“Despite the huge potential of impact investing in the MSME sector and its enormous credit challenges, it seems that SME finance has become primarily the job of the Indian banking system. “another, capital is being diverted and channeled into other avenues. Most multilateral development finance institutions and impact financiers have moved away from the broader categorization of SME finance,” said Shachindra Nath, vice -president and managing director of the fintech platform UGRO.
He was speaking during a webinar, SME Lending & Social Impact in India, organized by UGRO and SME Finance Forum, a global platform aimed at channeling access to finance for small and medium enterprises.
Impact investing is an investment strategy that aims to generate specific beneficial social or environmental effects, in addition to financial gains. It can take the form of many asset classes and can have many specific outcomes. The goal of impact investing is to use money and investment capital for positive social outcomes.
In the area of SME lending and social impact, Mathew Gamser, CEO of SME Finance Forum, pointed out that the key question regarding impact investing is whether it can be scaled to viable way.
“A lot of what is called impact investing is often not an investment at all. It’s just giving money and not following what comes back,” he said, adding that you really have to know what the impact of such investments is. “There’s a lot of hype about investors getting so much money, but there’s not so much information about the impact.”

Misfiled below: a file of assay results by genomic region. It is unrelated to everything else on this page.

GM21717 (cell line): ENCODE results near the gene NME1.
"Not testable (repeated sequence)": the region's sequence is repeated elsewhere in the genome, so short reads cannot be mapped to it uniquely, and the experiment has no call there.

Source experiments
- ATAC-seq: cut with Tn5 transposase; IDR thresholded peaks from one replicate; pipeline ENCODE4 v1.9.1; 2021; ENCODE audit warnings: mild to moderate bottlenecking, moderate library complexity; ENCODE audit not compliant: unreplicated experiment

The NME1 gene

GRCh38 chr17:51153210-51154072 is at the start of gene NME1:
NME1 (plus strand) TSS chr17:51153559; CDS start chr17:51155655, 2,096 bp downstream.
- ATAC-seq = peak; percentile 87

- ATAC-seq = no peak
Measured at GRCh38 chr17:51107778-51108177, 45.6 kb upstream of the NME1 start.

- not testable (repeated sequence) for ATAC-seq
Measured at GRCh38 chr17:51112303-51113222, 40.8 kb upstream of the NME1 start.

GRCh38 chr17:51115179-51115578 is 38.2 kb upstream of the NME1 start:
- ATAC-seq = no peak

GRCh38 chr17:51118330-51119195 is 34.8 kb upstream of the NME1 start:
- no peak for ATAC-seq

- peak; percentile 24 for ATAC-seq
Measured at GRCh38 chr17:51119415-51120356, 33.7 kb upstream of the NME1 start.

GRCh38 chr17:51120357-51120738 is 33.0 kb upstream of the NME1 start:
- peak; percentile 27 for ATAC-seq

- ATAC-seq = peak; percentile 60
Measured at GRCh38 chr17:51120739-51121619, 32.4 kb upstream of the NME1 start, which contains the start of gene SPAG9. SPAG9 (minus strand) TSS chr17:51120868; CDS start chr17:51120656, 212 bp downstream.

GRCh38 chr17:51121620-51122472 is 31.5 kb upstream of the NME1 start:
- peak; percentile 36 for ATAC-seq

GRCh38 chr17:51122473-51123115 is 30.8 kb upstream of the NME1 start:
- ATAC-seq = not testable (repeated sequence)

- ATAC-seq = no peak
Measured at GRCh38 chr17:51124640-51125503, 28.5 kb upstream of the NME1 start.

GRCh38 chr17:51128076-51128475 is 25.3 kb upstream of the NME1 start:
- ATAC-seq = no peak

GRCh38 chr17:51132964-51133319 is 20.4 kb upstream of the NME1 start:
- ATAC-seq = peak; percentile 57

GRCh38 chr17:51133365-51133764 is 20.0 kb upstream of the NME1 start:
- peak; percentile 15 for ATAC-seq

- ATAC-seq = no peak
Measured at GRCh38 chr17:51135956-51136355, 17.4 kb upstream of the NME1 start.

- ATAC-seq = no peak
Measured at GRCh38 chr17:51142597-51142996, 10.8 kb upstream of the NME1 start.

Small businesses in India employ over 100 million people or 40% of India’s workforce and account for 29% of India’s GDP and 49% of its exports. India’s SME finance gap is $221 billion, or 10% of its GDP, according to the SME Finance Forum. However, current credit products are designed to serve only around 600,000 MSMEs, leaving out more than 60 million MSMEs, he estimates.
Speaking on the occasion, Bama Balakrishnan, COO, Northern Arc, discussed the changing payment infrastructure landscape in the country. It would also facilitate digital lending models. Small providers have been able to accept payments through the UPI network, and the trend has also improved data availability for debt underwriting, she noted.
Bama insisted that two segments were increasingly being left out of finance’s reach. “One: women entrepreneurs. While I see more and more people focusing on this, measuring this and reporting on it, we still see significant gaps. Second: rural MSMEs. Additionally, the design of digital platforms assumes that the borrower is English-speaking, and this continues to be a limitation.
Highlighting the opportunities for impact investors in India, Nikunj Oli, investment specialist at the Asian Development Bank (AfDB), said his organization has a strong lending relationship with several major banks and NBFC. It also carries out several indirect financing interventions, most of them through guarantees. “One of the constraints of ADB is in terms of resources, both financial and in terms of personnel, to carry out many transactions in India. So we have to focus our interventions on a few entities and most of them end up being, you know, sort of large to medium-sized banks and financial institutions. We have to recognize the problem that we cannot work with smaller NBFCs which can have a more targeted approach to financing SMEs,” Oli said, adding that the AfDB was designing an inclusive business program.